Art of Fielding (Review)

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The Art of Fielding
Chad Harbach, 2011
528 pp.

Book Review by Molly Lundquist
February, 2012
For many reviewers, The Art of Fielding stands alongside Bernard Malamud's The Natural as one of the great baseball classics of all time.

Chad Harbach channels Malamud, to be sure, but Herman Melville is his real muse. Melville is here in the quirky asides and even more in the dark Romantic theme of life as unknowable, undefinable, and indescribable.

Henry Skrimshander is a boy genius. He's preternaturally gifted with the ability to predict the direction of any hit off a player's bat, scoop it up, and shoot it hard and straight to where it needs to go. His form is effortless, graceful, pure, and above all mysterious.

Henry's Bible is The Art of Fielding by the famed (and ficticious) infielder Aparicio Rodriguez. Aparicio writes with a Zen-like mysticism: "one moves with the ball" while "dissapating the self, which is the source of all suffering and poor defense."

From freshman year on, as Henry trains at Wisconsin's Westish College, his gift is transformed from art into a precision-like machine. Push-ups, crunches, 5 a.m. stadium runs, up and down the steps, touching the hard metal section number at the top of each flight...to count, to track, to measure...something that can't really be measured. Talent scouts pour into the obscure little campus to watch and to place a precise dollar value on Henry's extraordinary gift.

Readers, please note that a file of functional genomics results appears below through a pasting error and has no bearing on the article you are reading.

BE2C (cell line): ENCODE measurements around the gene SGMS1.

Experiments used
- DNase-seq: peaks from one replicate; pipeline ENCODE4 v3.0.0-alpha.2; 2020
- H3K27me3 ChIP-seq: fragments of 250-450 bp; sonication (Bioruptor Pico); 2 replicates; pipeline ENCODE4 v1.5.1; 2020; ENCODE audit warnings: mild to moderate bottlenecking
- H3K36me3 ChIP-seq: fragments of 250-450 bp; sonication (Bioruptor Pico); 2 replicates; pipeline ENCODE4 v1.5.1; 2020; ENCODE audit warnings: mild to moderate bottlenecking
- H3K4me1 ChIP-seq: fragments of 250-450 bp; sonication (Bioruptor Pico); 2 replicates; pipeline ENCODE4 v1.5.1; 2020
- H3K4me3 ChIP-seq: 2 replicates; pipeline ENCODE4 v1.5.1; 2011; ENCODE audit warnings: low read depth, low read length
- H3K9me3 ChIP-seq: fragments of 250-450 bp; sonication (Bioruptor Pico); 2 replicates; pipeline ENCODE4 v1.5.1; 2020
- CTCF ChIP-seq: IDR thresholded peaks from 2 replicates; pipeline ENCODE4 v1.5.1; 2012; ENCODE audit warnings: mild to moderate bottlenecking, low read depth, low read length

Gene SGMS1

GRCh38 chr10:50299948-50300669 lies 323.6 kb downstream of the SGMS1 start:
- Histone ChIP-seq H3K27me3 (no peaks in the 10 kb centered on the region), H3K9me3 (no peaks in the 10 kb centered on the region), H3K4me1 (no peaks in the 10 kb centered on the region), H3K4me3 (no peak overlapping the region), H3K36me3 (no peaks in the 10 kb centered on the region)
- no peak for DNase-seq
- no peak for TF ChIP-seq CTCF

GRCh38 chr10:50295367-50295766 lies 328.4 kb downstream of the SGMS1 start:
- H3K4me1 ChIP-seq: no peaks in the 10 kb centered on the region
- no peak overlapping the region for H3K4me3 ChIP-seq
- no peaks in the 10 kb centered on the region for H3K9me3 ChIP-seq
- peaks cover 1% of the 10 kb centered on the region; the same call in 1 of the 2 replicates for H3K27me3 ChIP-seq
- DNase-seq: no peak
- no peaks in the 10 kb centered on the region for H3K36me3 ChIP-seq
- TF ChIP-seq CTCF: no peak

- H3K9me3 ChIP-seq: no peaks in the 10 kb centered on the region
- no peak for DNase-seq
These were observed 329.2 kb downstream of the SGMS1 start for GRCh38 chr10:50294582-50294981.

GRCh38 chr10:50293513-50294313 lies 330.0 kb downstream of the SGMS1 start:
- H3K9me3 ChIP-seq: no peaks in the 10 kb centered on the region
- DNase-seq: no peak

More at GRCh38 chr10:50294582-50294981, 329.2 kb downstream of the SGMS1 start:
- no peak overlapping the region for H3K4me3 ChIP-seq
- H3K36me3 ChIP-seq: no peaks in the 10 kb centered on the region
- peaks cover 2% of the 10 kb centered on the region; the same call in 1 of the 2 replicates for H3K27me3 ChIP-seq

All of this is an attempt to pin down Henry's "wing"—to know it, possess it, make it accountable and countable. If you know anything of Melville, you know those efforts will be in vain.

Four other characters surround Henry and give the book its emotional heft: Mike Schwartz, Henry's teammate, mentor and trainer; Owen Dunne his gay, precocious, roommate and also teammate; Guert Affenlight, college president; and Pella Affenlight, Guert's daughter returned home after a failed marriage.

The fate of all five become intertwined, layering the story with multiple dreams and desires, and the vagaries of fortune.

Confession: I know nothing, nada, about baseball; but The Art of Fielding is riveting, a deeply humane and beautifully written novel. Baseball fan or not, this book's a keeper.

See our Reading Guide for The Art of Fielding.


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